Some of my earliest, and certainly fondest, memories involve the outdoors and hunting and fishing. I remember crisp fall mornings, too young to carry a gun but certainly capable of carrying a blanket, walking into the squirrel woods with my dad and younger brother. We boys would run and fetch the squirrels and feel all grown up doing grown up things like bringing meat home for the pot.
I remember warm summer mornings with walks through the dew wet grass to get to the farm ponds full of bluegill and largemouth bass with my grandfather. I still cherish the warm afternoons gathering catalpa caterpillars (to us, they were catawba worms) to try and catch some channel cats later.
Summer evenings often involved running around barefoot with mason jars or old mayonnaise jars, catching jars full of lightening bugs. A grand evening’s entertainment. Today, catching a jar full of lightening bugs would take me two weeks…they just aren’t around like they used to be. I haven’t walked the quail fields of my teen years in decades…the quail are just not there anymore.
Over the years I have seen tremendous changes in the wildlife habitat in our forests, watersheds, and along our coastline. Natural disasters such as hurricanes and floods are becoming more frequent and more intense. More insidious, but just as real, are increased temperatures, dryer summers, less cold winters. Whether catastrophic or insidious, these events damage our forests, degrade our hunting and fishing opportunities, and threaten local communities. This isn’t a future problem. Hurricane Michael devastated SW Georgia three years ago. In addition to all the agricultural problems for forestry and row crops, it did tremendous damage to our wildlife management areas in that part of the state.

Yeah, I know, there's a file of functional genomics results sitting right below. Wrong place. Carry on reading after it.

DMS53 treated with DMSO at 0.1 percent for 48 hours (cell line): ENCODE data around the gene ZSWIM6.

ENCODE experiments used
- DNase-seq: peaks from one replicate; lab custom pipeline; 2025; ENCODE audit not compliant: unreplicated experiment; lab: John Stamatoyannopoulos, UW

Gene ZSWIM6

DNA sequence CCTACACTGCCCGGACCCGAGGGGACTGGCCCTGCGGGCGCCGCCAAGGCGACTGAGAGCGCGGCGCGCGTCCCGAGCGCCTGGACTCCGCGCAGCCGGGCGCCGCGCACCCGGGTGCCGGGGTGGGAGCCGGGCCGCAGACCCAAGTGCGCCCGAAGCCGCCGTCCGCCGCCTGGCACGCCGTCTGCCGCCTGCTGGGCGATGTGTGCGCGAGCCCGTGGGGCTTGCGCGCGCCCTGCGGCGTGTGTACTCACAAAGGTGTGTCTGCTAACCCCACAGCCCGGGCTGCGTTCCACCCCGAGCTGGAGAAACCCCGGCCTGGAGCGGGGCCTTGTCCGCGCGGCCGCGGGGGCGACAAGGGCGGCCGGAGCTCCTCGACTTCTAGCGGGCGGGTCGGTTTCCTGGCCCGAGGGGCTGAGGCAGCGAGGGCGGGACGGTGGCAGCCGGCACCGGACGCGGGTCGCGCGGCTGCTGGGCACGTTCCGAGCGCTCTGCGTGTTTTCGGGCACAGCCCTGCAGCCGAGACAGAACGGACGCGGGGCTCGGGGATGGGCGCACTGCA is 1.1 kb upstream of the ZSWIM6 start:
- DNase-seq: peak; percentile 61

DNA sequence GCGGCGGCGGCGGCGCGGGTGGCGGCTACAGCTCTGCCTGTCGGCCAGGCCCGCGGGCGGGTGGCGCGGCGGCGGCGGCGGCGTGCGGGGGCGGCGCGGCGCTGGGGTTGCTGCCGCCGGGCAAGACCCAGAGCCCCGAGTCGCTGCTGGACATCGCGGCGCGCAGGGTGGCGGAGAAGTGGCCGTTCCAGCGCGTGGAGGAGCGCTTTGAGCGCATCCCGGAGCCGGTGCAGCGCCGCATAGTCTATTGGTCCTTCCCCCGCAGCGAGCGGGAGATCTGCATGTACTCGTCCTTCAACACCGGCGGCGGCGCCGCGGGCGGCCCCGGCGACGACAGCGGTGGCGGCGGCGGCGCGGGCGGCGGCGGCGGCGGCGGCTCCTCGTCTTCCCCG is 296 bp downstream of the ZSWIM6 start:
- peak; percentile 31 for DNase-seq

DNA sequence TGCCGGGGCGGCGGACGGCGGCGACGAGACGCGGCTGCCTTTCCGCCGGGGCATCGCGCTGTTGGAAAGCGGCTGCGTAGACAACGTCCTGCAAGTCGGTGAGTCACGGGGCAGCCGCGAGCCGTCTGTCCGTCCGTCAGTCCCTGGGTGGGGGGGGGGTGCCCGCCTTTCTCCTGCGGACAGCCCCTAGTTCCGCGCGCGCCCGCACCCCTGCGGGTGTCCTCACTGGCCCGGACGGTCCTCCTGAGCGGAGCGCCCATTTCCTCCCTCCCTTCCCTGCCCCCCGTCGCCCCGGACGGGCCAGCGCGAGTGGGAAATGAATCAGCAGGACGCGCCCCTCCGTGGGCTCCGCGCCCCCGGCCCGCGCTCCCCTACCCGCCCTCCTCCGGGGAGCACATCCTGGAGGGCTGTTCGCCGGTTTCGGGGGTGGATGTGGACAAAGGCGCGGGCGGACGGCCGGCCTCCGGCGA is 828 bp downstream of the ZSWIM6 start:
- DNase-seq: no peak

Part of the problem is that we haven’t done enough to restore and fortify our natural areas so they are healthy and can survive catastrophic events. Investing in such natural infrastructure would make our lands more resilient to big storms and improve habitat for fish and game. Just as we see with stream buffers, natural infrastructure is often the most effective AND the most cost-effective mitigation effort.
Fortunately, a solution is on the horizon. Congress is poised to make historic investments in forests, watersheds, and coastline restoration. Those investments would fund shovel-ready projects in Georgia that would create good jobs, revitalize our natural areas, and improve opportunities for hunting and fishing.
I urge Senators Warnock and Ossoff to support natural infrastructure investments and build back better with nature. Such restoration projects will restore wildlife habitat, rehabilitate our lands and waters, protect communities from wildfires and hurricanes, and improve hunting and fishing all while creating jobs to boost our economy. It’s a win-win-win for Georgia.
Mike Worley is the President and CEO of the Georgia Wildlife Federation.
The Great American Outdoors Act will fully and permanently fund the Land and Water Conservation Fund while investing in a backlog of public land maintenance, providing current and future generations the outdoor recreation opportunities like boat launches to access fishable waters, shooting ranges, and public lands to hunt as well as the economic stimulus we need right now.